UBS AG didn’t turn “a blind eye” as former trader Kweku Adoboli exceeded risk limits and booked fake hedges to hide the exposure, the prosecution said.

It is “a fantastical suggestion” that the bank and its management knew and approved of Adoboli exceeding risk limits, prosecutor Sasha Wass told the London jury in closing arguments today. Adoboli is on trial accused of causing a $2.3 billion unauthorized trading loss.

“Does it make any sense at all that Switzerland’s largest bank lets one of its traders gamble $12 billion?” Wass said. “This was in a period of great volatility. The message that was coming from the upper management is ‘Keep the delta flat. No risk, please.’”

Part of Adoboli’s defense rests on his claim that his managers pressured him to take on more risk and overlooked that the profits the desk generated didn’t match its reported risk profile. He also testified that his actions weren’t dishonest because others at the bank knew of an internal account where he held profits to cover future costs of the exchange-traded fund desk where he worked.

Adoboli is charged with fraud and false accounting. He was arrested after writing what prosecutors dubbed “the bombshell e-mail” on Sept. 14, 2011, explaining his off-book trading to an accountant and several of his managers at the bank.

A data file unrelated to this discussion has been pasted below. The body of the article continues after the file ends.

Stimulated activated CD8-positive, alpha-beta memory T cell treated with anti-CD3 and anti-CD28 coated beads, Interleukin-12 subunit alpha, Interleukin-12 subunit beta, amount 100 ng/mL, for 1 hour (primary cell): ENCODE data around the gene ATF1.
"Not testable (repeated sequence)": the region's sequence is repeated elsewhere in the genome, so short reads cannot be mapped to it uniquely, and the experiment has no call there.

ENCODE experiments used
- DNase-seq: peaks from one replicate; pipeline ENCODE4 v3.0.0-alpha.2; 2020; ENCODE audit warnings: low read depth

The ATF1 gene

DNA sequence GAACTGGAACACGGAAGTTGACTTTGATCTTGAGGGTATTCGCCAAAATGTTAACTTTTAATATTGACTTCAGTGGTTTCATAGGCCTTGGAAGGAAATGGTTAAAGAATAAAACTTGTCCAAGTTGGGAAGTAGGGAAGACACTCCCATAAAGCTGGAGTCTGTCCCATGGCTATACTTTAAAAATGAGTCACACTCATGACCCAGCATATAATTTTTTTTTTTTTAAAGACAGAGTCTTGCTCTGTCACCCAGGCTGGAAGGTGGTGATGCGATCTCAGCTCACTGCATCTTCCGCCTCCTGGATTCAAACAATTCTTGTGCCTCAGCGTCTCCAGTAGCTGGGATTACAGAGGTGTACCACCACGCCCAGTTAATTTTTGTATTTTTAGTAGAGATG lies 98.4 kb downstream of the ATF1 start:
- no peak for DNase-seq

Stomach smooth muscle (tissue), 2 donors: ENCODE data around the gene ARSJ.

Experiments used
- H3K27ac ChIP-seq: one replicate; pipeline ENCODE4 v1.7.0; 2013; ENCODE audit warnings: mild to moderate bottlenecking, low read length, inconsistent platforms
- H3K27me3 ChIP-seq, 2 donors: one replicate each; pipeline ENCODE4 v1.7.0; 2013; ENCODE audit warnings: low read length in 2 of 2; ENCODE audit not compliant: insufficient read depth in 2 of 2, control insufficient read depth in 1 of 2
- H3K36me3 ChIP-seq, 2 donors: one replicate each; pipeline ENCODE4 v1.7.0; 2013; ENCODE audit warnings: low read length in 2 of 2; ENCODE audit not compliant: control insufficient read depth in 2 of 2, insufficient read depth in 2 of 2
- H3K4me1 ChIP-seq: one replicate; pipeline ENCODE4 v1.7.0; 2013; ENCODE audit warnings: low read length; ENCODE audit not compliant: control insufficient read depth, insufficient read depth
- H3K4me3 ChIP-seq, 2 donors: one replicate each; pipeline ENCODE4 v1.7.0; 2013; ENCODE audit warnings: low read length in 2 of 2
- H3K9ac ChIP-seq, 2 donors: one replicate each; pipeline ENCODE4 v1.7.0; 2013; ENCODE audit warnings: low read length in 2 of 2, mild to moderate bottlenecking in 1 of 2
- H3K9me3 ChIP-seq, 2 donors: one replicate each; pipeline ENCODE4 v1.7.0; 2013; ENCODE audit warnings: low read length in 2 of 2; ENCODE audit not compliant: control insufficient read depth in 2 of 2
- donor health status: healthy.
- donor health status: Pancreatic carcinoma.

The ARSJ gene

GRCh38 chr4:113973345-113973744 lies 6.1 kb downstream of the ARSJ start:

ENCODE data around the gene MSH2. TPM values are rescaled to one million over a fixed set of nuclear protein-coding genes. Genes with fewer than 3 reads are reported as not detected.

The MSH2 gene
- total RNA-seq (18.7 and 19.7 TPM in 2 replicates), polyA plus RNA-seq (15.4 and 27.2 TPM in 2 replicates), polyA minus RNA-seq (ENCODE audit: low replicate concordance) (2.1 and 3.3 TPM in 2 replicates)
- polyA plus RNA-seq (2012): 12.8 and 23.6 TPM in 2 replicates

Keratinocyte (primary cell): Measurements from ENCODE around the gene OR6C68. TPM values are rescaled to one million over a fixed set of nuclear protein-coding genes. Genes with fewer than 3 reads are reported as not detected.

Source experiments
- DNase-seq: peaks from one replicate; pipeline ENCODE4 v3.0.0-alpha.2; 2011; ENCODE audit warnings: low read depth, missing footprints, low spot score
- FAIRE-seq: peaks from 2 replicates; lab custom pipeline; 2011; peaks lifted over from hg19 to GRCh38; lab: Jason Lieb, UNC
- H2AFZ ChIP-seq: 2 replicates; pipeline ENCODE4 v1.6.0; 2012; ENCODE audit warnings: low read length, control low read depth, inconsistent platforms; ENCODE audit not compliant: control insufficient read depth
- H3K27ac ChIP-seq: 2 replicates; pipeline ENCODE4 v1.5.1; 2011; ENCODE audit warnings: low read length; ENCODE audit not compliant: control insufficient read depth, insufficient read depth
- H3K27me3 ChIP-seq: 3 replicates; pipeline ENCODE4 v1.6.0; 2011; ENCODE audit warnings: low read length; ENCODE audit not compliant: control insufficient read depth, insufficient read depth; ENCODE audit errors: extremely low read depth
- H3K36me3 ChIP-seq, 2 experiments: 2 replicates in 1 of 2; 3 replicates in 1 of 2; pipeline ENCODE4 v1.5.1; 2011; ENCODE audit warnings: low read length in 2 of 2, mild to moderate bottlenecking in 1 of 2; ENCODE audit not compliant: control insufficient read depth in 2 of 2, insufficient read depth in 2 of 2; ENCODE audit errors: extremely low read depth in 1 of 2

“None of the defenses which Mr. Adoboli now relies on were mentioned in his e-mail,” Wass said. “Instead he says in effect, ‘Listen chaps, I fiddled the books and this is how I got away with it, thanks, Kweku.’”

Adoboli accepts the facts of what happened, Wass said. He said in his testimony that all of his actions were intended to increase profits and help the bank.

“If Mr. Adoboli was honest when he exposed the bank to risks, which were well in excess of his limits, why did he hide the risk?” Wass said. “It could only have been done to hide the fact that his real trades were in excess of his limits.”

The defense will present its closing arguments next. Then the judge will sum up the case before jury deliberations begin.

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